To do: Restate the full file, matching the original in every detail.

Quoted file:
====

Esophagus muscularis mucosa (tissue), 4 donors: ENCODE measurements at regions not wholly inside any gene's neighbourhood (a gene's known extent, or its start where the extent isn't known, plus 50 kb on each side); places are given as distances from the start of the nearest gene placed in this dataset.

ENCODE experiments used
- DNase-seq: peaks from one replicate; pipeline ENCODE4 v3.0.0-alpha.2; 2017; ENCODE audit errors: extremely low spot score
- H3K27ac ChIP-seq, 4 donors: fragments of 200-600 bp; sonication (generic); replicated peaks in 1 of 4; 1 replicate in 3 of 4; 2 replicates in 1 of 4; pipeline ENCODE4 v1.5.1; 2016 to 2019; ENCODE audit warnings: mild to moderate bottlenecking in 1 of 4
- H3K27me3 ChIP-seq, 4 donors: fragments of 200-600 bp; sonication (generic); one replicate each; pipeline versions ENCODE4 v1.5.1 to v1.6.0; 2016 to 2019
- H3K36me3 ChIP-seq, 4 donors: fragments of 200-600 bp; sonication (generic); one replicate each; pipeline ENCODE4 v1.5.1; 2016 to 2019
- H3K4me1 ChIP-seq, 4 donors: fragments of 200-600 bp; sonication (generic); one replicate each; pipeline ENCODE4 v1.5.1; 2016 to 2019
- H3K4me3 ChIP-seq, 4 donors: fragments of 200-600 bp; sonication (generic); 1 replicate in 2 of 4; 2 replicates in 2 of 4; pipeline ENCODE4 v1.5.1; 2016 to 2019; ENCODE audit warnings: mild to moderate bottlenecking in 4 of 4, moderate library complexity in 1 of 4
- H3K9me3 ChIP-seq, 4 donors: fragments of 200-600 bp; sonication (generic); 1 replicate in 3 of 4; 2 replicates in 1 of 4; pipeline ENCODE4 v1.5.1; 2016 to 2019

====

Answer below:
Esophagus muscularis mucosa (tissue), 4 donors: ENCODE measurements at regions not wholly inside any gene's neighbourhood (a gene's known extent, or its start where the extent isn't known, plus 50 kb on each side); places are given as distances from the start of the nearest gene placed in this dataset.

ENCODE experiments used
- DNase-seq: peaks from one replicate; pipeline ENCODE4 v3.0.0-alpha.2; 2017; ENCODE audit errors: extremely low spot score
- H3K27ac ChIP-seq, 4 donors: fragments of 200-600 bp; sonication (generic); replicated peaks in 1 of 4; 1 replicate in 3 of 4; 2 replicates in 1 of 4; pipeline ENCODE4 v1.5.1; 2016 to 2019; ENCODE audit warnings: mild to moderate bottlenecking in 1 of 4
- H3K27me3 ChIP-seq, 4 donors: fragments of 200-600 bp; sonication (generic); one replicate each; pipeline versions ENCODE4 v1.5.1 to v1.6.0; 2016 to 2019
- H3K36me3 ChIP-seq, 4 donors: fragments of 200-600 bp; sonication (generic); one replicate each; pipeline ENCODE4 v1.5.1; 2016 to 2019
- H3K4me1 ChIP-seq, 4 donors: fragments of 200-600 bp; sonication (generic); one replicate each; pipeline ENCODE4 v1.5.1; 2016 to 2019
- H3K4me3 ChIP-seq, 4 donors: fragments of 200-600 bp; sonication (generic); 1 replicate in 2 of 4; 2 replicates in 2 of 4; pipeline ENCODE4 v1.5.1; 2016 to 2019; ENCODE audit warnings: mild to moderate bottlenecking in 4 of 4, moderate library complexity in 1 of 4
- H3K9me3 ChIP-seq, 4 donors: fragments of 200-600 bp; sonication (generic); 1 replicate in 3 of 4; 2 replicates in 1 of 4; pipeline ENCODE4 v1.5.1; 2016 to 2019